Rooftops of Tehran Book Review





Rooftops of Tehran by Mahbod Seraji

Published: May 5, 2009

Genre: Historical Fiction, Romance, Contemporary


In this poignant, eye-opening and emotionally vivid novel, Mahbod Seraji lays bare the beauty and brutality of the centuries-old Persian culture, while reaffirming the human experiences we all share. In a middle-class neighborhood of Iran’s sprawling capital city, 17-year-old Pasha Shahed spends the summer of 1973 on his rooftop with his best friend Ahmed, joking around one minute and asking burning questions about life the next. He also hides a secret love for his beautiful neighbor Zari, who has been betrothed since birth to another man. But the bliss of Pasha and Zari’s stolen time together is shattered when Pasha unwittingly acts as a beacon for the Shah’s secret police. The violent consequences awaken him to the reality of living under a powerful despot, and lead Zari to make a shocking choice.

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Rooftops of Tehran was unlike any contemporary I’ve read. I think I have expressed my dislike more than once for the genre but if I see a synopsis that intrigues me I will give it a shot. I am so pleased that I got this book. It was a beautifully written coming of age novel set in Iran during the 1970s. Mahbod Seraji tells the story of 17-year-old Pasha and his friends during the years of 1973-1974. The author tells of the beauty and brutality infused in the centuries-old Persian culture.

“People do amazing things for love. Books are full of wonderful stories about this kind of stuff, and stories aren’t just fantasies, you know. They’re so much a part of people who write them that they practically teach their readers invaluable lessons about life.”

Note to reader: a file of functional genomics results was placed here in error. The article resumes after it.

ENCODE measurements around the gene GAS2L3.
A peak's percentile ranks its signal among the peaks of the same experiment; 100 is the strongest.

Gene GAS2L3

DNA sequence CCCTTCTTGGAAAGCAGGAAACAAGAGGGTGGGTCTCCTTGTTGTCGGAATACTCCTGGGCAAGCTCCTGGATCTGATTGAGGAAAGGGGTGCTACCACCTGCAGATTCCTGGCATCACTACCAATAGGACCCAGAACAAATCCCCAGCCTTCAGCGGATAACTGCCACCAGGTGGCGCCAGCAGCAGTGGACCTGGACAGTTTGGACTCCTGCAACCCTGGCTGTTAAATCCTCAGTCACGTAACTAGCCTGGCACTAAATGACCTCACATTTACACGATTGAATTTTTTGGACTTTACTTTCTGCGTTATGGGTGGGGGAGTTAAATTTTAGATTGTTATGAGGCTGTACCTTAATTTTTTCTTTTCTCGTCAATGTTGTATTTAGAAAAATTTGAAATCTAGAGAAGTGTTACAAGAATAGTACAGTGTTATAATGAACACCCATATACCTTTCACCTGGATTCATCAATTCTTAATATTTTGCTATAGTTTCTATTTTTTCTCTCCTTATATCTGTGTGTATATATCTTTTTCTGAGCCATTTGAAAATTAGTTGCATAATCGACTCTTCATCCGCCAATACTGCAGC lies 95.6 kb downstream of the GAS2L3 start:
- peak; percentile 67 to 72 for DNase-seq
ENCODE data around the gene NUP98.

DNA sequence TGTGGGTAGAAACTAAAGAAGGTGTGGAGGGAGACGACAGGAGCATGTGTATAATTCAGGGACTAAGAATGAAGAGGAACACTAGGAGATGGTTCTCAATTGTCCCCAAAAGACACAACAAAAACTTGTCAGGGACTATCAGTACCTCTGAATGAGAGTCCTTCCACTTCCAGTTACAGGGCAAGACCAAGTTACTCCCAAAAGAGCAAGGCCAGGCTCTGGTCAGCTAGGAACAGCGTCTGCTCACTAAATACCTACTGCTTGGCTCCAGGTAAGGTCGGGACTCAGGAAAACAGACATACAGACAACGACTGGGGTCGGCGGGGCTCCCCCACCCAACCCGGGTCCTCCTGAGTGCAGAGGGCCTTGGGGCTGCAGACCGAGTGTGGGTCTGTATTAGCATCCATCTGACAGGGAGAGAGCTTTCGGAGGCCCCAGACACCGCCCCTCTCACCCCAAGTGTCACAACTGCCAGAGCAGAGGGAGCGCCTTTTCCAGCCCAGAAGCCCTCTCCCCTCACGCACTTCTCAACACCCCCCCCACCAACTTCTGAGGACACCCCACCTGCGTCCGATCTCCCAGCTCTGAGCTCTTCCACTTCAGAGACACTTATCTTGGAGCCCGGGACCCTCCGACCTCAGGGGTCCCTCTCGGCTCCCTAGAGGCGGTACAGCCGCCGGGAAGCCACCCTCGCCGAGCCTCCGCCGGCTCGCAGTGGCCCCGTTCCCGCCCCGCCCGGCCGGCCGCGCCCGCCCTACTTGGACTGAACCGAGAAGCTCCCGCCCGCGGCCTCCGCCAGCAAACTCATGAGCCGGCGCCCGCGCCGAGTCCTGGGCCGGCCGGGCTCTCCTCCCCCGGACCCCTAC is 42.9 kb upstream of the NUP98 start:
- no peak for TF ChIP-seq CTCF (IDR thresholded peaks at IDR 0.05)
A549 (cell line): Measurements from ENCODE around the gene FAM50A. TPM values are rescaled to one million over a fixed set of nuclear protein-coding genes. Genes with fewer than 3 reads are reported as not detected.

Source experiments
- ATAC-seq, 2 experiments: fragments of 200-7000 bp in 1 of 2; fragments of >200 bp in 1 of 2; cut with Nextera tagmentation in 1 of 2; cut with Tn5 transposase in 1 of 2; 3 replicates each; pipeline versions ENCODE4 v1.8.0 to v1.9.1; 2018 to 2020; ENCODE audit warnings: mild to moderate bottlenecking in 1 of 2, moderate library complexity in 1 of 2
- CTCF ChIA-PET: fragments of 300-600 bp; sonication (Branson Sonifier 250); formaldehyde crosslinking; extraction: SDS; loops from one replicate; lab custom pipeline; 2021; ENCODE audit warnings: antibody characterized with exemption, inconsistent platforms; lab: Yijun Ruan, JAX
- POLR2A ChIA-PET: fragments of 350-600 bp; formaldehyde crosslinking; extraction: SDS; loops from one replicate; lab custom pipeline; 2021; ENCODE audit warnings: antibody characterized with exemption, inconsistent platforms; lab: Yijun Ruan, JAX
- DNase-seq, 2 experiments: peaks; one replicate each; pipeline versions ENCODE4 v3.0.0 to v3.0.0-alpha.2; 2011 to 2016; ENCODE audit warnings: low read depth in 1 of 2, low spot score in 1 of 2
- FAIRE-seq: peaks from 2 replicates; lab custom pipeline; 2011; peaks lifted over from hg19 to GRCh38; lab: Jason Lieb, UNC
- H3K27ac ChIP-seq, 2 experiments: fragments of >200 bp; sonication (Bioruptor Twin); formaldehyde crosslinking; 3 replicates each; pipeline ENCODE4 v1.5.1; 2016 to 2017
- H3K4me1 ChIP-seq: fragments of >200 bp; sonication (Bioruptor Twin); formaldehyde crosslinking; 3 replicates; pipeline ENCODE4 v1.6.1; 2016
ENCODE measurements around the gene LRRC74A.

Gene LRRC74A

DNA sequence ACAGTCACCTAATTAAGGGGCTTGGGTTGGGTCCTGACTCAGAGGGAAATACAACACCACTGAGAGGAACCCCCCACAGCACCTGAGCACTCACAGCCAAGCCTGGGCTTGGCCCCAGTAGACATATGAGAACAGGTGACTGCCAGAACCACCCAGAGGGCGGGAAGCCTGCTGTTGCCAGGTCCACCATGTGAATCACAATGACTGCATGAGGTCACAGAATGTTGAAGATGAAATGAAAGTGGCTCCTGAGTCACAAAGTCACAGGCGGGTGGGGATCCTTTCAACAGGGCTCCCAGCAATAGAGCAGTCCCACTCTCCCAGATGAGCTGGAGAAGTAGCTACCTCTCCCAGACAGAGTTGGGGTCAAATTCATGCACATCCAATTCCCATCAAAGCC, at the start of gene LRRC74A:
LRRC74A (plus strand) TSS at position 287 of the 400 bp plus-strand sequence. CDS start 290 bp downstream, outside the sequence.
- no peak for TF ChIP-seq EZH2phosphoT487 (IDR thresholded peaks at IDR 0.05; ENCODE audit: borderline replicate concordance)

I really loved these characters they expressed their emotions beautifully and everything they had to go through was heartbreaking. This story should be read by everyone and it was really important. I loved that this was written by someone of the culture so it was incredibly authentic and rich with Persian pride.


1) The Historical Aspect & Rich Culture

One of my favorite things in school was history class. It was always fun and exciting learning about new cultures & how others lived. I always made sure to keep an open mind because I know people in other countries & cultures live differently. That is exactly how I went into this book. The media and American politics give you this pre conceived notion on how people from places like Iran, Iraq, Saudi, etc live. I never let myself believe those things. I want my facts from direct sources and people who live in these countries. I love how Rooftops of Tehran is from someone who lived in Iran. This story was rich with Persian customs and I loved seeing how they perceived us here in America. The love hate relationship they had was 100% justifiable and it pains me that this country funds so many dictators like the Shah. There was so much detail about how things worked in Iran during this time and it really broke my heart but I also loved the faith these people had. There are such vast differences between things like how they mourn deaths, how marriage is done, etc but I loved reading about all of it. The author did a fantastic job of bringing me history in a wonderfully crafted way.